“I’m glad I can still have a positive impact that’s for sure, if I wasn’t contributing anything I definitely wouldn’t want to be out there,” Cassir said.
“Honestly it was such a team effort last week and there’s so much focus on guys like Lochie, Ben, Smithers and BC that it makes it easy for me to step up and do some little things because they are so worried about stopping everyone else.
“I have definitely slowed down a lot but I guess the focus just changed to focus on doing the little things to help the team.
“I used to be very aggressive going to the rim all the time but now I pick and choose my times a bit more carefully. I try to put in even more effort diving on the loose balls and things like that to do whatever I can to help the team however I can.”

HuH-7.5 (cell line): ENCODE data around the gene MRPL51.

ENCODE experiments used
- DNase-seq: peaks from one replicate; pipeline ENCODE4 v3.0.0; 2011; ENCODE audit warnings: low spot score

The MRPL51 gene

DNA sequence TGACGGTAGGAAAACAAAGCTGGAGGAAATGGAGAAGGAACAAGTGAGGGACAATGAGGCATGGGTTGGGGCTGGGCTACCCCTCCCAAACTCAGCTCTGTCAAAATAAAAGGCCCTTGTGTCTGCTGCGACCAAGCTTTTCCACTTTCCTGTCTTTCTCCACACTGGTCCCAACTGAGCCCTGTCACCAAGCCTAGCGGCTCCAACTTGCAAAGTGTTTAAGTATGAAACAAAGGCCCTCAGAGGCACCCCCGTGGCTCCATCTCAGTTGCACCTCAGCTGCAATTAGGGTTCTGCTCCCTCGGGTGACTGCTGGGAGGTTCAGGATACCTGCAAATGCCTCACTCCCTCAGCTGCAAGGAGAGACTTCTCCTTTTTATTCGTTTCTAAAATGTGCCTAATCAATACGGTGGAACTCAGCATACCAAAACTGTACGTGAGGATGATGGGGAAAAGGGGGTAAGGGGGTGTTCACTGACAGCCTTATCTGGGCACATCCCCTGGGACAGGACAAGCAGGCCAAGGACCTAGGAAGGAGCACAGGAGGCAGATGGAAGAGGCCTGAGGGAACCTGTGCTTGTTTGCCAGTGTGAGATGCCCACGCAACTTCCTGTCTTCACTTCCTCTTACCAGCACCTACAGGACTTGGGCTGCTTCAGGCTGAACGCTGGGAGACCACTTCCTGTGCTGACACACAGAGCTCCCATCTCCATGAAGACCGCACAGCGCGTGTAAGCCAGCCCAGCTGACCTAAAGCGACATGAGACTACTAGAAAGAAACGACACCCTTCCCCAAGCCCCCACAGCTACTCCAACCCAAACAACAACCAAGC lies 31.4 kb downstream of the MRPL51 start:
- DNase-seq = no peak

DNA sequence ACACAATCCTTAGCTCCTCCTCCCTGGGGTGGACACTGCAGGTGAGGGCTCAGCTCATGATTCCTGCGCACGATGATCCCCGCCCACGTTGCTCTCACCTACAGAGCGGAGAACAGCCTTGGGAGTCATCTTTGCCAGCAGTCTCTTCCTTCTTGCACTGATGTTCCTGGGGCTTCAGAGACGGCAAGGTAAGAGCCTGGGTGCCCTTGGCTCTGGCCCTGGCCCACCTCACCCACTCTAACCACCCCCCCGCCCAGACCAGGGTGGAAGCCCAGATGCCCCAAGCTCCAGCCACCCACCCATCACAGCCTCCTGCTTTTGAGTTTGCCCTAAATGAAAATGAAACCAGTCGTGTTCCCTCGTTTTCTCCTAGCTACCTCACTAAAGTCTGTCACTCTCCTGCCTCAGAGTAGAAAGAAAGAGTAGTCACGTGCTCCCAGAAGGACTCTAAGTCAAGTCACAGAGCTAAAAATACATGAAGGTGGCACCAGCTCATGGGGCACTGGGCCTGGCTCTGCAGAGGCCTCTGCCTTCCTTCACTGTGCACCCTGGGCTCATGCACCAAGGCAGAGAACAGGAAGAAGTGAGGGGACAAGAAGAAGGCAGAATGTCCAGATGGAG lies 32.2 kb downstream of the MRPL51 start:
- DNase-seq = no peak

It has been a tremendous performance by Perry Lakes to have reached the club’s first Grand Final since 2011 as well especially with the constant hurdles thrown in their way including losing Jacob Holmen in Game 1 of the semi finals against the Rockingham Flames.
But to bounce back and win Games 2 and 3 is something Cassir was proud of his team for and especially for them to overcome all those hurdles and make up for three years of disappointment in the first round to now reach a Grand Final.
“I was stoked that we got through and everyone was up and about, and the whole team was pretty excited. That first game was a bit tough and we lost Jacob early in the first quarter, and we kind of looked a little lost but we focused our training during the week and executed what we wanted, and got it done,” Cassir said.
“Trust is a big thing us and the trust we have in this whole group is a big factor with everyone buying into our processes and what we’re trying to achieve. It’s awesome to have everyone on the same page and it’s awesome to see even the young fellas stepping up with the guys we have missing. It has just been a huge effort by everyone.